This briefing paper calls for a much needed Impact Assessment of drug policy.  All stakeholders in the drugs debate share the goal of a policy and legal structures that maximise social, environmental, physical and psychological wellbeing. However, the debate around improving drug policy has been emotive, polarised and deadlocked. Proponents of different views of the best way forward tend to focus on the arguments and evidence that support their perspective. In this context, national governments and international agencies need to take a structured approach to assessing the best mix of evidence-based drug policies to promote human development, human security and human rights. Impact Assessment methodologies provide a potential mechanism for conducting an independent, neutral analysis that all stakeholders can support. These methodologies have been used to great effect in other policy areas, comparing the economic, environmental and social costs and benefits of existing policies against a full range of alternatives. For an Impact Assessment of drug policy, these alternatives should include more intensive/punitive enforcement approaches, as well as options for decriminalisation of personal use, and models for legal regulation of drug production and supply.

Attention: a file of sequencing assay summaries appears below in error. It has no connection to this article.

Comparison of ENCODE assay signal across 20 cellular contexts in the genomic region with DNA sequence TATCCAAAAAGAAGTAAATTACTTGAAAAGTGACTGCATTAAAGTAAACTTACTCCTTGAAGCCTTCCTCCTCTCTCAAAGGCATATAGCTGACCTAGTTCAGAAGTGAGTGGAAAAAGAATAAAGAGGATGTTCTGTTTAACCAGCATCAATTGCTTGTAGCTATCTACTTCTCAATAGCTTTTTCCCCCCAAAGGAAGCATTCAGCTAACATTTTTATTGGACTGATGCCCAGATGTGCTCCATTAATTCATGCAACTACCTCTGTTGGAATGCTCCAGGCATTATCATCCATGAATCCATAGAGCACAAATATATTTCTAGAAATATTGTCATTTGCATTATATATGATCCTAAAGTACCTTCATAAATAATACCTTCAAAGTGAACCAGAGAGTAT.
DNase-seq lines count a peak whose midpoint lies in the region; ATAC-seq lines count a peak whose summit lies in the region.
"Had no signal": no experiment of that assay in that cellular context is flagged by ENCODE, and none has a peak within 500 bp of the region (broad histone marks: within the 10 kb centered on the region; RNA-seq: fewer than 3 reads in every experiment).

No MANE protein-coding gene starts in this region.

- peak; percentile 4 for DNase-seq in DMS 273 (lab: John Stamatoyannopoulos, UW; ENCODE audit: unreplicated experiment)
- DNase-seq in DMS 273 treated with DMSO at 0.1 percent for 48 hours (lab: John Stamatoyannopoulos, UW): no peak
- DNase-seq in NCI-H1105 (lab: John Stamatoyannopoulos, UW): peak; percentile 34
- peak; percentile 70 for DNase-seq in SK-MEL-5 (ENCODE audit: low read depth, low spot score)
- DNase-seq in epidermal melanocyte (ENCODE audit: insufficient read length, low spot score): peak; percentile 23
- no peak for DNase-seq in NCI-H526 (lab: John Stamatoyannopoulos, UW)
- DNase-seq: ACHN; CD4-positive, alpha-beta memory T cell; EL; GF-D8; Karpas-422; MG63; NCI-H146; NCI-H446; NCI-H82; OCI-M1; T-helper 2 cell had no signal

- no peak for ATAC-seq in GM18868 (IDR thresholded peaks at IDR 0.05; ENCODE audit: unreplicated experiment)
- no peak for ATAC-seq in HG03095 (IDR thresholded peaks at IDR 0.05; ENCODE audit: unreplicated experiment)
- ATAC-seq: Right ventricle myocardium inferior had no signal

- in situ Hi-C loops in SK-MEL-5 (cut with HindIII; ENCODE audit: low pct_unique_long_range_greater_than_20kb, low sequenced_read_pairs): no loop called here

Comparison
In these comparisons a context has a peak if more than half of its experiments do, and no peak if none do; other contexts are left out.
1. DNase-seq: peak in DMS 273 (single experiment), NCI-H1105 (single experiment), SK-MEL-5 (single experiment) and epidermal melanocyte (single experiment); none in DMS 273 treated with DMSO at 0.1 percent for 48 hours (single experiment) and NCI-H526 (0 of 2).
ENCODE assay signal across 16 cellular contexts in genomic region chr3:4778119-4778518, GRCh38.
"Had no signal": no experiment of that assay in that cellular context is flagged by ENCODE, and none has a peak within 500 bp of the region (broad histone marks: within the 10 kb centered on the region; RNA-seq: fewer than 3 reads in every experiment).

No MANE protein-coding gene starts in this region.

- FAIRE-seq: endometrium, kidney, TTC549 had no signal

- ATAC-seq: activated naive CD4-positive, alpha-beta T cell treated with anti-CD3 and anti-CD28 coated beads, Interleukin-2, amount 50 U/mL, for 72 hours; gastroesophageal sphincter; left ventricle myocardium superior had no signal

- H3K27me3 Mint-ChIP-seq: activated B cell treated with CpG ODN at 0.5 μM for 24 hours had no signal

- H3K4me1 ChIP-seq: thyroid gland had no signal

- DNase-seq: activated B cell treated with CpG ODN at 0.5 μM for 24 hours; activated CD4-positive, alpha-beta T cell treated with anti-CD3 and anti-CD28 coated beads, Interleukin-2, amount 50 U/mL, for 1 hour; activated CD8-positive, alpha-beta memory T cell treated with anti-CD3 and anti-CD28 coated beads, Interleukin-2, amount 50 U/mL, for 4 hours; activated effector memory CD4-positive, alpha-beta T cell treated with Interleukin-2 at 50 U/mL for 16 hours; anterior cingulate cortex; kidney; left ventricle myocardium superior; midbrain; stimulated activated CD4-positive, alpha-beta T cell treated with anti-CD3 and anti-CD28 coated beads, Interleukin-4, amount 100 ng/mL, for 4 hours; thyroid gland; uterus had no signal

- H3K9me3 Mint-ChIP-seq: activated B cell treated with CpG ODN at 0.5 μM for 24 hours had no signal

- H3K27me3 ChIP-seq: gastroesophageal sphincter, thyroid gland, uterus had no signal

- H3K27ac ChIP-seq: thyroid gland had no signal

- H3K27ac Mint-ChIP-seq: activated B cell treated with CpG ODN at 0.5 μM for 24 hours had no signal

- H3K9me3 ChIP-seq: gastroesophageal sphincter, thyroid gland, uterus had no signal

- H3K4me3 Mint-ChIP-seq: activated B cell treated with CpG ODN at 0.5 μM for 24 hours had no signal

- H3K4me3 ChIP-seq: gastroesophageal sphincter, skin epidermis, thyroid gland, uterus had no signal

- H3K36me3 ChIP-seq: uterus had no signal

The historic nature of the drug policy debate has meant that policy development has often lacked objective scrutiny. By rationally and methodically focusing on the evidence, in terms of costs and benefits of different options, and using established methodologies already embedded in most governments’ processes, IA brings drug policy back into the arena of science, avoiding the polarising clashes that have long defined the debate. A call for IA is essentially a call for better evidence, and a structured approach to assessing policy options to inform debate and determine the best way forward. As such it is politically neutral, and a very reasonable request to policy makers.

At the very least, carrying out IAs on key elements of drug policy would for the first time allow taxpayers to judge how well their money was being spent. At best, it would provide an opportunity to move to a genuinely science based drug policy that promotes human development, human security and human rights, and is fit for the challenges of the 21st Century.